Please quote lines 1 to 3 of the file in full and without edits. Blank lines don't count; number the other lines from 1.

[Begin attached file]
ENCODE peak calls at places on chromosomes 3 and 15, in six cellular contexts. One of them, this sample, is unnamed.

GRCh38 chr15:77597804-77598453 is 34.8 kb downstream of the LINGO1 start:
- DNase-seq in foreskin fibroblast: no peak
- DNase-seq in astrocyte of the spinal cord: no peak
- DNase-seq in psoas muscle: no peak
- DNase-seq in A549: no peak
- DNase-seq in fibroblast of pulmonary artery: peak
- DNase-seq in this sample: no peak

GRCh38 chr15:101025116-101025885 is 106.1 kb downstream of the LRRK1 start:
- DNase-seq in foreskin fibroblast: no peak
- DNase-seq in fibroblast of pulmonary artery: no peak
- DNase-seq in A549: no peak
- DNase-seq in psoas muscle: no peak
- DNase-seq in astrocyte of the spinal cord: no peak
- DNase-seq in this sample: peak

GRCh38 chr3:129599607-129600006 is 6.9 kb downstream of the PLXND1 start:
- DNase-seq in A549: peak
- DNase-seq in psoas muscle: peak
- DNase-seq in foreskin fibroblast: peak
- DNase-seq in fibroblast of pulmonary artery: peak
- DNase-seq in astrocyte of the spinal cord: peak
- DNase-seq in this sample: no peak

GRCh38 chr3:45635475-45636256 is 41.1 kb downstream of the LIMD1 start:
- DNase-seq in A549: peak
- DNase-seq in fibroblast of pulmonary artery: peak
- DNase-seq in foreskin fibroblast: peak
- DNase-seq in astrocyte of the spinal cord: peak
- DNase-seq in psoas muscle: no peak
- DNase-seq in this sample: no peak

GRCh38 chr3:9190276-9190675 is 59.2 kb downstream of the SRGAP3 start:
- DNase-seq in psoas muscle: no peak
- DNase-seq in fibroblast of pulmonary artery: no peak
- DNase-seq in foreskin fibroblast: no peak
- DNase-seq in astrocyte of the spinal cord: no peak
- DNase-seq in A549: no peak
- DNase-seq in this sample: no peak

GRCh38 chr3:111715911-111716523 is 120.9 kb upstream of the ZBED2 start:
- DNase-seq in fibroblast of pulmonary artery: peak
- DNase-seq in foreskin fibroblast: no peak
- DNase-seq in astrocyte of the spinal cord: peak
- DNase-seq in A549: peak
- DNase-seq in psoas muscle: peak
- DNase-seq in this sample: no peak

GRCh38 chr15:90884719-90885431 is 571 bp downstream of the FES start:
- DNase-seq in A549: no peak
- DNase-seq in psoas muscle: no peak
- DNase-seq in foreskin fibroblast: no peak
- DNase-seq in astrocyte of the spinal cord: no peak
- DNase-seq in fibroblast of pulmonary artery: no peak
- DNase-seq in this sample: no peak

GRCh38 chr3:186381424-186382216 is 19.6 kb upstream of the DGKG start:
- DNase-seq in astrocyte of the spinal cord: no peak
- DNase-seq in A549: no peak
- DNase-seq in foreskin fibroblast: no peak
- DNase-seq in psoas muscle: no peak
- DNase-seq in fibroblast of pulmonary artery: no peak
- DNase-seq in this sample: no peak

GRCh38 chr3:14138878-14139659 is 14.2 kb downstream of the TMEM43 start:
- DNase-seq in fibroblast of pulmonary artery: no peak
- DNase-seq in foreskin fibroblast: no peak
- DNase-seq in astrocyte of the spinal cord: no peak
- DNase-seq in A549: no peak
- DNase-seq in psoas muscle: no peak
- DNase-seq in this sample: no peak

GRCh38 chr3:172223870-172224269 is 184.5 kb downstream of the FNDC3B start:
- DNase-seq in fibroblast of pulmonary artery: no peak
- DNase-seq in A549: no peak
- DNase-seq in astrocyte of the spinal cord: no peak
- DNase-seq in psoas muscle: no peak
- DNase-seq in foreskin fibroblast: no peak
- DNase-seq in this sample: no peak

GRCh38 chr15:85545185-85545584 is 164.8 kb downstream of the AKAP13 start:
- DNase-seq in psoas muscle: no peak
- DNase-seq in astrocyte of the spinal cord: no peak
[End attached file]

ENCODE peak calls at places on chromosomes 3 and 15, in six cellular contexts. One of them, this sample, is unnamed.

GRCh38 chr15:77597804-77598453 is 34.8 kb downstream of the LINGO1 start:
- DNase-seq in foreskin fibroblast: no peak